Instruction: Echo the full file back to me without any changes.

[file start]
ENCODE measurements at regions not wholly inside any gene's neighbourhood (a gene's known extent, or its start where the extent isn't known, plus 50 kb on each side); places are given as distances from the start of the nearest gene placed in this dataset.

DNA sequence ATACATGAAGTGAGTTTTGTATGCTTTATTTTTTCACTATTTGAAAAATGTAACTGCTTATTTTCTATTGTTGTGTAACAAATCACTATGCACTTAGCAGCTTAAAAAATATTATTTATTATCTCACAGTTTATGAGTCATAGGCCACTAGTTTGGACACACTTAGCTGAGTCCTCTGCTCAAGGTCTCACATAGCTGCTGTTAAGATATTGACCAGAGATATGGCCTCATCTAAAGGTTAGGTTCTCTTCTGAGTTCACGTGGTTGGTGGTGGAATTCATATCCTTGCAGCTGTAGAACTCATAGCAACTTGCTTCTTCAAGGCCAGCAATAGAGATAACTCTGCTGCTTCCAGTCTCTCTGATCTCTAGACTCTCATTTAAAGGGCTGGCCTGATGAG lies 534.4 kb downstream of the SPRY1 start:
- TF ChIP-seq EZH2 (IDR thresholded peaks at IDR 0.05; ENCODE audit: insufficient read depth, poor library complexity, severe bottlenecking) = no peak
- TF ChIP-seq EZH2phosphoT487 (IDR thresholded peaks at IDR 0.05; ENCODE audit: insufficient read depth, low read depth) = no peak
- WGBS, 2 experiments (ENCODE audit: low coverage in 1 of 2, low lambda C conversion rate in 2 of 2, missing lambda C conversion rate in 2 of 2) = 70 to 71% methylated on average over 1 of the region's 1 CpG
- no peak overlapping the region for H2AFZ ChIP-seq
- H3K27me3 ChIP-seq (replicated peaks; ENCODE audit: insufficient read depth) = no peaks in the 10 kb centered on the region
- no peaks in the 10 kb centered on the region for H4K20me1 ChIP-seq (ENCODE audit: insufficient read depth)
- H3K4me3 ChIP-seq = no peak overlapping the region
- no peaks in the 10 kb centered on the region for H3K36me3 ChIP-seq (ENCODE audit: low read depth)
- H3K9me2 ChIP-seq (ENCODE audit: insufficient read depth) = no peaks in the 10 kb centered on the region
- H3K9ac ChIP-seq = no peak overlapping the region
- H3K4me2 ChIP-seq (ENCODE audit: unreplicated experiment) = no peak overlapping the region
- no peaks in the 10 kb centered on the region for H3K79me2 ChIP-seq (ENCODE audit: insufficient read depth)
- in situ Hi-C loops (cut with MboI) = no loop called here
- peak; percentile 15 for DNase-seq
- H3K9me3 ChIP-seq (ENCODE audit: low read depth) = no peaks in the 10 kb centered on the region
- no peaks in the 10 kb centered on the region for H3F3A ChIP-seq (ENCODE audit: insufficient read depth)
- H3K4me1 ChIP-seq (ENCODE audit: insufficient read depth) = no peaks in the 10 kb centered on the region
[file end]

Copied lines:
ENCODE measurements at regions not wholly inside any gene's neighbourhood (a gene's known extent, or its start where the extent isn't known, plus 50 kb on each side); places are given as distances from the start of the nearest gene placed in this dataset.

DNA sequence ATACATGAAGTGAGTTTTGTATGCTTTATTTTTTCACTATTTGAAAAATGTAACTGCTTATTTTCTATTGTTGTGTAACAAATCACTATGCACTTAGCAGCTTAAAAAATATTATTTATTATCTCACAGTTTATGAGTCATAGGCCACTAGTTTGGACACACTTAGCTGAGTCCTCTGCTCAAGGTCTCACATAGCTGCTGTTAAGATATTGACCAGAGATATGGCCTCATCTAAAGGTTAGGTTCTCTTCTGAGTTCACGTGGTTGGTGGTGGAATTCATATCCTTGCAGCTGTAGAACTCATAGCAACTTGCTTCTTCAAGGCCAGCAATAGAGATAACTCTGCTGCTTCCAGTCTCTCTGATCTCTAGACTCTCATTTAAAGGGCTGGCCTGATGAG lies 534.4 kb downstream of the SPRY1 start:
- TF ChIP-seq EZH2 (IDR thresholded peaks at IDR 0.05; ENCODE audit: insufficient read depth, poor library complexity, severe bottlenecking) = no peak
- TF ChIP-seq EZH2phosphoT487 (IDR thresholded peaks at IDR 0.05; ENCODE audit: insufficient read depth, low read depth) = no peak
- WGBS, 2 experiments (ENCODE audit: low coverage in 1 of 2, low lambda C conversion rate in 2 of 2, missing lambda C conversion rate in 2 of 2) = 70 to 71% methylated on average over 1 of the region's 1 CpG
- no peak overlapping the region for H2AFZ ChIP-seq
- H3K27me3 ChIP-seq (replicated peaks; ENCODE audit: insufficient read depth) = no peaks in the 10 kb centered on the region
- no peaks in the 10 kb centered on the region for H4K20me1 ChIP-seq (ENCODE audit: insufficient read depth)
- H3K4me3 ChIP-seq = no peak overlapping the region
- no peaks in the 10 kb centered on the region for H3K36me3 ChIP-seq (ENCODE audit: low read depth)
- H3K9me2 ChIP-seq (ENCODE audit: insufficient read depth) = no peaks in the 10 kb centered on the region
- H3K9ac ChIP-seq = no peak overlapping the region
- H3K4me2 ChIP-seq (ENCODE audit: unreplicated experiment) = no peak overlapping the region
- no peaks in the 10 kb centered on the region for H3K79me2 ChIP-seq (ENCODE audit: insufficient read depth)
- in situ Hi-C loops (cut with MboI) = no loop called here
- peak; percentile 15 for DNase-seq
- H3K9me3 ChIP-seq (ENCODE audit: low read depth) = no peaks in the 10 kb centered on the region
- no peaks in the 10 kb centered on the region for H3F3A ChIP-seq (ENCODE audit: insufficient read depth)
- H3K4me1 ChIP-seq (ENCODE audit: insufficient read depth) = no peaks in the 10 kb centered on the region